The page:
22. He doesn't need me to belittle him, he does that all by himself. His disdain for the military is obvious. This is returned. He is going to the graduation of two women from Ranger school for his own self aggrandizement. They will salute him because they are required to. His attendance as a publicity stunt is an insult to those candidates who worked so hard to earn the tab.
  23. Miss Mahoney's opinion twice states the skydiving company has had exclusive use of the 40 acres. Not true. Any aviation use is allowed there. Powered paragliders and powered hang gliders operate there regularly, and there was a Fly In and barbeque for antique plane owners that used the East end of it about 3 weeks ago. Not exclusive use. Shared use. All aviation users may access this parcel. Her argument that Mile Hi should pay for past usage is silly. No one pays lease payments unless they are contractually required to do so. This 20 year lease agreement comes with obligations from both the lessor and the lessee. Lessee pays what is contractually required and the lessor must allow the usage. Negotiations over this would not rise to this level of attention without inflammatory fuel from the lawsuit losers and their followers.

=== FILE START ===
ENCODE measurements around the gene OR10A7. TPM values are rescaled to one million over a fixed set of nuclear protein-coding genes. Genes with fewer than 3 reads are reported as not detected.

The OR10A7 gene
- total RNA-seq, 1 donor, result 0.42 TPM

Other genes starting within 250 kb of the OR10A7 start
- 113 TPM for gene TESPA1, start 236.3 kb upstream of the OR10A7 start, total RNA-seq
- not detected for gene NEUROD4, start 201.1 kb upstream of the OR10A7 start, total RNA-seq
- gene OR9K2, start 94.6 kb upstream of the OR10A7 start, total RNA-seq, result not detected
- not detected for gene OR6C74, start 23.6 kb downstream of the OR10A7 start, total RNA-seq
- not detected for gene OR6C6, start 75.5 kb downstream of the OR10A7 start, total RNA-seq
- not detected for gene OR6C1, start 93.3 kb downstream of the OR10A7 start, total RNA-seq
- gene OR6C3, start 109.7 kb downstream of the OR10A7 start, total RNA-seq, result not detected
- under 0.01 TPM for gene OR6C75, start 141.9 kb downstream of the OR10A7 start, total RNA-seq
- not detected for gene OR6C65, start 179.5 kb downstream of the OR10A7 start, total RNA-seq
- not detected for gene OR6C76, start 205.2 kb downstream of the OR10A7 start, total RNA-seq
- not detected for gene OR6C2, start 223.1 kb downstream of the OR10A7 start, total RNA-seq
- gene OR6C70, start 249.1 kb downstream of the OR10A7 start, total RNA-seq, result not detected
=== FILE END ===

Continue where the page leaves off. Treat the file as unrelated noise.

24. To have this military hater/photo op grabber attend is an insult to these soldiers. They will salute the office. Not the man. He should stay home and send someone they respect